Not Alone – Part 2

Jan 4, 2018 | Sci-Fi/Fantasy, Stories/Flash Fiction

Zeta furiously rebooted the sight inhibitor shield for the third time.  Subject 226 had once again caught a glimpse of him observing her.  Luckily, he had corrected the problem fast enough that the alarm had not sounded.  And of course, 226 had no clue that she’d actually seen him – her under-functioning brain didn’t have the capability to sort out the images that had been revealed in the nanosecond of time that his mind had lost control of the sight inhibitor shield.

Zeta was the last member added to the team of mind engineers assigned to this plant and the subjects called Kirath.  The team had been ordered by the officials of their government to observe the subjects currently occupying the planet.  Project Haleal had been created 10 mils ago in order to discover planets that had suitable environments for Zeta’s people to inhabit.  The Project was currently taking place on 100 other planets.

Zeta had arrived 2 mils ago on Kirath.  The original group of mind engineers had already created the symbiotic interface between the Meglacognitive Generator and the current inhabitants.  Unbeknownst to the subjects of Kirath their thoughts were being held captive by the Generator.  Their neuro-pathways had been reprogrammed so that no original thoughts could exist in their brains.  All original thoughts were stored in the Generator under the complete control of the mind engineers.

Zeta currently had 12 subjects under his control.  Project Haleal had been greeted by almost no resistance from the subjects of this planet.  Their brains were one of the most underdeveloped his people had ever encountered.  The subjects hadn’t a clue that their lives, as they had once known them, had been stolen.  This made these subjects perfect for enslavement to Zeta’s race as Grunts who did all manual labor tasks.

Only one subject had escaped the Meglacognitive Generator’s mental shackle.  Subject 333.  Alpha himself had tried to ensnare Subject 333’s brain pathways with not an iota of success.  It was rumored that Subject 333’s brain was unlike any brain that had been mapped in the history of Zeta’s planet.  His brain scans were top secret requiring a security clearance code of 10 of which only 3 members of the government boasted.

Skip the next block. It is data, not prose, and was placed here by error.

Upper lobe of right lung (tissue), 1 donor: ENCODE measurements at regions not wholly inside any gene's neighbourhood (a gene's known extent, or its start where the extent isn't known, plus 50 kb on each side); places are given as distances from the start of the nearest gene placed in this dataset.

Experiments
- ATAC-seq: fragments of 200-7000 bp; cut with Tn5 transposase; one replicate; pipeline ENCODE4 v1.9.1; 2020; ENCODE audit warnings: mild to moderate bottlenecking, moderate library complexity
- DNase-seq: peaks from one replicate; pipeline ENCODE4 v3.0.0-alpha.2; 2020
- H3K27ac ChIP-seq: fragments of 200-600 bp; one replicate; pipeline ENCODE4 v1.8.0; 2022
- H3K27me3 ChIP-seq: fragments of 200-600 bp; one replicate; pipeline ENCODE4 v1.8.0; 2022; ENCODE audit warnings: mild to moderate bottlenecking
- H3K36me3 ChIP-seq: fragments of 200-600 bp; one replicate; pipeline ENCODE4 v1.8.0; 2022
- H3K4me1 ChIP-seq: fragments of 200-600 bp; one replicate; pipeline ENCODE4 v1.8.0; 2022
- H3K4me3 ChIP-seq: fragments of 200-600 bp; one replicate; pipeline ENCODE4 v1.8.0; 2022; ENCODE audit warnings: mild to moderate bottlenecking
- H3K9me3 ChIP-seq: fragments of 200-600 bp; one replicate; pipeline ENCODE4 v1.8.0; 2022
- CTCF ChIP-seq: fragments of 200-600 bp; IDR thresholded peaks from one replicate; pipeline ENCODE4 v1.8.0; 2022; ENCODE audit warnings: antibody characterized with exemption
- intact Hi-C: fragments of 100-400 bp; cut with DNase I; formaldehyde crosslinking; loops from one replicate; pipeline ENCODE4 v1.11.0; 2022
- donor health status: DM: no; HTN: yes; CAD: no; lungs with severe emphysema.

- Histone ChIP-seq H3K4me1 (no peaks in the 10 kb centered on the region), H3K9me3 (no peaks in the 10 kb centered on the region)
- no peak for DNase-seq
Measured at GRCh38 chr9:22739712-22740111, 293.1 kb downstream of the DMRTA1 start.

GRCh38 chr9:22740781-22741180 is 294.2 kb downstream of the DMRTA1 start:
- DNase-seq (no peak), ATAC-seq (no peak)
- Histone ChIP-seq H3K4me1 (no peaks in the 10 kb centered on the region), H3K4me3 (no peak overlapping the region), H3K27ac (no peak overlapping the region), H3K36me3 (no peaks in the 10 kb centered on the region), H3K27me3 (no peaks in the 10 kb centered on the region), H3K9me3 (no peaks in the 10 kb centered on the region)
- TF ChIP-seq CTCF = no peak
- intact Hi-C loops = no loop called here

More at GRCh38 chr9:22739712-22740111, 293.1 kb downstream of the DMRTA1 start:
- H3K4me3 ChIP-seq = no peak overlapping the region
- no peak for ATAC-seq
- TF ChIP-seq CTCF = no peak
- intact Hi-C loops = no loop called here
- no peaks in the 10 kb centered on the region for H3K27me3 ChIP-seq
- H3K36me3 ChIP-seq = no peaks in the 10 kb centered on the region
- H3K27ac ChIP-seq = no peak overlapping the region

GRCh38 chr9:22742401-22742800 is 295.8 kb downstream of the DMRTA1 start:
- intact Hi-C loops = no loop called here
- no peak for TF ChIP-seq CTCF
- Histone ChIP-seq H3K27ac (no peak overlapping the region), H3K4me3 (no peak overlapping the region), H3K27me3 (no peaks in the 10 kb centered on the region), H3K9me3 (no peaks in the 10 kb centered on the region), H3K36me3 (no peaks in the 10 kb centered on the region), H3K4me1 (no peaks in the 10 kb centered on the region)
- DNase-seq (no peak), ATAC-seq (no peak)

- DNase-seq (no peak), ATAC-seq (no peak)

Zeta’s mind wandered back to Subject 226 – aka Maggie.  About 1 mil ago he had noticed errant spikes in the right hemisphere of her brain.  The spikes normally lasted approximately 7 minutes.  The activity during those times was off the charts of the Meglacognitive Generator’s recording capabilities.  Zeta had adjusted his brainwave monitor to translate the waves into pictures.  The results had captivated him.  The washes of interwoven colors blending together to create whole cities in Subject 226’s mind was unlike anything he’d experienced.

How could an infantile race that only used 10% of their brain be capable of creating colored masterpieces in their minds?

Three times he’d been so enraptured by her mind cities that he’d overloaded his sight inhibitor shield.  So, three times Subject 226 had caught a glimpse of him in the observation room.  After each time his visage flickered before her a new brain pathway had been created.  While her underdeveloped brain had not connected the dots to form a picture of him yet, each new brain pathway led closer to his exposure.